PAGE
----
Hype is a dangerous thing. When you’re excited for something new on the horizon you’ve already trapped yourself in a state of mind where you can only be disappointed. For example, let’s say you watch an exciting trailer; the film you’re imagining is infinitely more thrilling and wonderful than the film could ever possibly be. This isn’t because your imagination is stronger than anyone else’s, but it’s because your imagination isn’t constrained by the real world that the film is made in.
Mad Max Fury Road is the impossible film that somehow delivers on the fantasy promise of the trailer and premise. A lot of reviews going around have liberally used the word “insane” to describe it and I don’t think I can think of anything better. It’s the execution of what you thought movies could be when you were an excited twelve year old.
The story starts with Imperator Furiosa, played by Charlize Theron, driving a suped-up petrol tanker War Rig. She’s an underling of Immortan Joe, the leader of a small violent society who have gathered around one of the few remaining reserves of water. When returning a cargo of imprisoned wives to Joe, Furiosa abruptly turns the War Rig off the designated route and makes a break for a promised land where women and their offspring aren’t the property of warlords.
In the great tradition of classic action premises Max himself isn’t the instigator of any of these revolutions. He’s the stranger who came to town, who, in the manner of classic heroes like Han Solo, only agrees to help Furiosa initially because their immediate goals of safety briefly align. Max even spends the opening set-piece strapped to the grill of a truck as his blood is syphoned out into the body of the driver, watching the gang of Immortan Joe tear after Furiosa from the leading car.
That opening set-piece lasts about forty minutes. Usually this is a favourite pet-peeve of mine – the action scene that doesn’t know how to end. Fury Road manages to pull it off because of a few smart choices. Firstly the action of the film is the principle method of storytelling. The director George Miller has spoken a lot in press interviews about the purity of silent cinema, and how with Fury Road he wanted to tell a story entirely by visual means. Secondly the action is incredible. It’s genuine stunt-work that you’re watching and seeing the gang of War Boys fling themselves from car to car is astonishing.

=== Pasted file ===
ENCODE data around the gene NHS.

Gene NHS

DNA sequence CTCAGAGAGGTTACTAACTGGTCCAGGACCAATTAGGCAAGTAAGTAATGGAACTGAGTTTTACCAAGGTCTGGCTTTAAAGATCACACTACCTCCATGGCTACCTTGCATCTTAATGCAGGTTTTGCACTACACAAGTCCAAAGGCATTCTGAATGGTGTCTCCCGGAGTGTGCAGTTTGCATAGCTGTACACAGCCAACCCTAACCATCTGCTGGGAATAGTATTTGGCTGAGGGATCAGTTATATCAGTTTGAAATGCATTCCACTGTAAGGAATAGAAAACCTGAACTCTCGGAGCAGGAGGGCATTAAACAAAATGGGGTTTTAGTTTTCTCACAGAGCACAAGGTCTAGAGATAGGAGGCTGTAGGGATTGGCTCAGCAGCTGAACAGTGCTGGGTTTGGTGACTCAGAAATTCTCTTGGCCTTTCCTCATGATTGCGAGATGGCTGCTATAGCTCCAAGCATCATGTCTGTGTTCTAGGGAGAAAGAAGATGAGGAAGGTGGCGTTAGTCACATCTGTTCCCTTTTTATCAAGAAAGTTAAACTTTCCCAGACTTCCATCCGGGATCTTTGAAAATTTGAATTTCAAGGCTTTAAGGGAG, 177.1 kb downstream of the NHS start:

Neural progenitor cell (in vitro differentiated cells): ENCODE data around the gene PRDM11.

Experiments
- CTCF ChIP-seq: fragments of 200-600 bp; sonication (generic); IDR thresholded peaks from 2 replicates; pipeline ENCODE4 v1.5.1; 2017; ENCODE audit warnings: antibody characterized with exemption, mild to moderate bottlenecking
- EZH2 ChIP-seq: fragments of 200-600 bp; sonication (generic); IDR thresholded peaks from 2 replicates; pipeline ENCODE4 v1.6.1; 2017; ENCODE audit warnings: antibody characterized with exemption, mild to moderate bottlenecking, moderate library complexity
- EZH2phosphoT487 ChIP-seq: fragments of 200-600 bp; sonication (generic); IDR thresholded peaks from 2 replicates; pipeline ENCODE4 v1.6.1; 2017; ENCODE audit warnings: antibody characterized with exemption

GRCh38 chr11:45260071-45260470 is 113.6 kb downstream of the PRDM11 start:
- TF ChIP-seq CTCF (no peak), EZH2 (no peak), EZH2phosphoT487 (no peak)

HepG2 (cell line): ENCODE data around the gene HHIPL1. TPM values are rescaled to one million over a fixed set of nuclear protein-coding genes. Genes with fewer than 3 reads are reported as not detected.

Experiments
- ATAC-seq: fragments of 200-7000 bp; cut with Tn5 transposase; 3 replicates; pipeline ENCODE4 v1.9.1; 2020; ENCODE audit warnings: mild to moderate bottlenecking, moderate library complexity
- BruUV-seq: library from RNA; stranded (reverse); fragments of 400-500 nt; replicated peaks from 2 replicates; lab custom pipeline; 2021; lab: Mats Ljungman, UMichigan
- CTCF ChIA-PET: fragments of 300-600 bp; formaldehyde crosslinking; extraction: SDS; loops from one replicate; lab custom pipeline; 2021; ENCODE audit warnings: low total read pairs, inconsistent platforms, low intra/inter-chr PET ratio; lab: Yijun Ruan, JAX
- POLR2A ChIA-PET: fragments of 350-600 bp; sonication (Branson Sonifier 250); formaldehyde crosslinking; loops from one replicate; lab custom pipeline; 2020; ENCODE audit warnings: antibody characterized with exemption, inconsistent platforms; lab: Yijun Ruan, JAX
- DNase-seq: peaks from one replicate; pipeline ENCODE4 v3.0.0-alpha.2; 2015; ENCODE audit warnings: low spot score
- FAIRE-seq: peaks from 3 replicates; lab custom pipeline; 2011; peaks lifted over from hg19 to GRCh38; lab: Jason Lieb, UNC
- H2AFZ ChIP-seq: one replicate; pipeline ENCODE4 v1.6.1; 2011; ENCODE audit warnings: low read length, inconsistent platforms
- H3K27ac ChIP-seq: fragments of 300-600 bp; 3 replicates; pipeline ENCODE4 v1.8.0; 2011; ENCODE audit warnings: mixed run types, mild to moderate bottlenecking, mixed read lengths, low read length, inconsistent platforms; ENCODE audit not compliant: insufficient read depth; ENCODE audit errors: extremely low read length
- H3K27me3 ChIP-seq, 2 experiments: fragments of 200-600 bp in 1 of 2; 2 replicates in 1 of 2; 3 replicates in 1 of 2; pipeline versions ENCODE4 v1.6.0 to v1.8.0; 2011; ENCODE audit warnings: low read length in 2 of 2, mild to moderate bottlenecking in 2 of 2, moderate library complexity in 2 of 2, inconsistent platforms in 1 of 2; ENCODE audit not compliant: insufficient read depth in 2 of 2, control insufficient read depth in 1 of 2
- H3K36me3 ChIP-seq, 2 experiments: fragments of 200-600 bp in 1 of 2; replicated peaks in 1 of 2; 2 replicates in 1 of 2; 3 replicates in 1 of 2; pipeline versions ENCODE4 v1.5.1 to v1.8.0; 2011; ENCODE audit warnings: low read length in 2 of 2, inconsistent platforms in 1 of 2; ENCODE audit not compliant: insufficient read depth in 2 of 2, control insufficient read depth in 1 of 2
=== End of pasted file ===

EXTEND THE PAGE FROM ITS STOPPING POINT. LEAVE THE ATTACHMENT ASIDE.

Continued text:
It’s efficient, but character driven. Miller builds a world and story with muscle movement and costume design; Tom Hardy spends the first half of the film with his jaw wired shut, frantically chiselling his way out as the sound of pursuing growling engines draws closer. The choreographed insanity is so effective that Fury Road manages one of the most effective feminist take-downs of macho-cinema that I have ever seen, and does it all without the characters breaking story-flow to talk about it. The themes and characters are all in the framing and world building, and it respects your intelligence that you get that without having to grab you by the shoulders and explain it to you.
It feels like a just week in film criticism because Fury Road has been met with riotous praise, and rightly so. Many have called it a throw-back to action cinema of the 80s, but it’s important to remember that films like this didn’t exist in the 80s. This is the kind of genre film that has literally been impossible to make until recently, now that wire-work and stunt-ropes can be edited out digitally without making a scene look ridiculous, and that stunts can be composited into shots that would have been otherwise impossible.
This is film technology being used in a way that is revolutionary. For all the buzz when something like Avatar is released, using modern day tech to include the physicality of eye-watering stunts is the thing that gets me excited. This film cost $150 million to make, which is a sizeable amount, and I’m hoping it does well enough to start a trend of films like this.
Image credit: Stephen Kruso via Compfight
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